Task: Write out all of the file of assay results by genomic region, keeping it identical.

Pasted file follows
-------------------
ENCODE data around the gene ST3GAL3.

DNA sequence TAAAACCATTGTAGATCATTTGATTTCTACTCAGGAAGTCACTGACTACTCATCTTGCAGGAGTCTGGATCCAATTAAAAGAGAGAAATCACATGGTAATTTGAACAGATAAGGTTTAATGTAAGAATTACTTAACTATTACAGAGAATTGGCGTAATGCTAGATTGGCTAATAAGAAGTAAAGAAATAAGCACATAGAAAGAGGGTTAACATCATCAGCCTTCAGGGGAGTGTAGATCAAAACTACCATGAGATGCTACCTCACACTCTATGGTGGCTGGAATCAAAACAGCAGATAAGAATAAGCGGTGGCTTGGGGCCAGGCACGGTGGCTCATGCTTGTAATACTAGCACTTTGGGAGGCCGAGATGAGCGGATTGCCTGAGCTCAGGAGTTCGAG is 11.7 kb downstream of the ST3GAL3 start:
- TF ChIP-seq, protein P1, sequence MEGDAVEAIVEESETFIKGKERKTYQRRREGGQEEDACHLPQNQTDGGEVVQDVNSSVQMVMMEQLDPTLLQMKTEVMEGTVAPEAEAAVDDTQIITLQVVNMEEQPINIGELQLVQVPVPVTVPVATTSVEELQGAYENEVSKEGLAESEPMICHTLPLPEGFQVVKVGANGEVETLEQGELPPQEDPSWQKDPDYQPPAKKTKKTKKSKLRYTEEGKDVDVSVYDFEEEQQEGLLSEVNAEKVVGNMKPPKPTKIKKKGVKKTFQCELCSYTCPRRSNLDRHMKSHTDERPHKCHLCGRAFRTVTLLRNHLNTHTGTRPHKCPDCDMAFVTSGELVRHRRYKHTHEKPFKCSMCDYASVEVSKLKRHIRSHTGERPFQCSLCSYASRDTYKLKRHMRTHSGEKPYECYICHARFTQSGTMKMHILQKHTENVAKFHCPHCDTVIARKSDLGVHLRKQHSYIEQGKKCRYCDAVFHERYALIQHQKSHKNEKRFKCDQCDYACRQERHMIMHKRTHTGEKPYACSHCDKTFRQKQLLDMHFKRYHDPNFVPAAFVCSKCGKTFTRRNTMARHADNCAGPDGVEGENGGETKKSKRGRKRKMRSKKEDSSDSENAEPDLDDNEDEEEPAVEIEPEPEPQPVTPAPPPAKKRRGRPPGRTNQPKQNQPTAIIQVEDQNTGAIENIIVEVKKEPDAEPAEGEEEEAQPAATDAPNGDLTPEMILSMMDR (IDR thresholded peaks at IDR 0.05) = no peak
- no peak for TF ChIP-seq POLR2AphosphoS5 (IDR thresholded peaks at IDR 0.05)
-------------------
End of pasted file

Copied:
ENCODE data around the gene ST3GAL3.

DNA sequence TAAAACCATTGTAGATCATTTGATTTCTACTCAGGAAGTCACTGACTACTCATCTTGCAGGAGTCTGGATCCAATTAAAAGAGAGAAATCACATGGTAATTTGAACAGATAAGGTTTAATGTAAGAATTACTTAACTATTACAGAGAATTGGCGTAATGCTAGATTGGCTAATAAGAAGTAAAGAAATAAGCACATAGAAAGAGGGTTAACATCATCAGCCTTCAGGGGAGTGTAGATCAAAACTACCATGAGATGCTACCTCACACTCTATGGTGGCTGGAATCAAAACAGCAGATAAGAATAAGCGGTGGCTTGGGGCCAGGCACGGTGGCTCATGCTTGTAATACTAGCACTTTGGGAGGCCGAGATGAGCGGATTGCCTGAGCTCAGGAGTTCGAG is 11.7 kb downstream of the ST3GAL3 start:
- TF ChIP-seq, protein P1, sequence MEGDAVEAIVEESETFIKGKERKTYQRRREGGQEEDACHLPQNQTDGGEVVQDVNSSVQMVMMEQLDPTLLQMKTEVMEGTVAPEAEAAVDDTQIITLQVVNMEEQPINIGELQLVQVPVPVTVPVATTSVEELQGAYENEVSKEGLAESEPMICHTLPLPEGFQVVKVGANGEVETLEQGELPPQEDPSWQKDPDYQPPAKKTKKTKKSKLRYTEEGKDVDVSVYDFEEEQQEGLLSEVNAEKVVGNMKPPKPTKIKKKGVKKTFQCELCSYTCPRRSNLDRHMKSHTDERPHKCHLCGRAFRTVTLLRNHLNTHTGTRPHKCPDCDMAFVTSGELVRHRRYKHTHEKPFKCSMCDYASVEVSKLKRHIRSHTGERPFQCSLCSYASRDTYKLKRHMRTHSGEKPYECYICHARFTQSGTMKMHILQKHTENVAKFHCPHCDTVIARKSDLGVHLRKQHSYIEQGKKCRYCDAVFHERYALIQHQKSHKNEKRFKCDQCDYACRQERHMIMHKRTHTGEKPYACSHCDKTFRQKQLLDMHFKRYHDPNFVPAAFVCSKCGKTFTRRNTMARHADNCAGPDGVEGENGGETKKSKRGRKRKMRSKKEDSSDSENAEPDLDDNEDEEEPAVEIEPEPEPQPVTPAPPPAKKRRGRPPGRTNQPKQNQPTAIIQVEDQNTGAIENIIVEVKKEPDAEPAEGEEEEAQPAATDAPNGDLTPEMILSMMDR (IDR thresholded peaks at IDR 0.05) = no peak
- no peak for TF ChIP-seq POLR2AphosphoS5 (IDR thresholded peaks at IDR 0.05)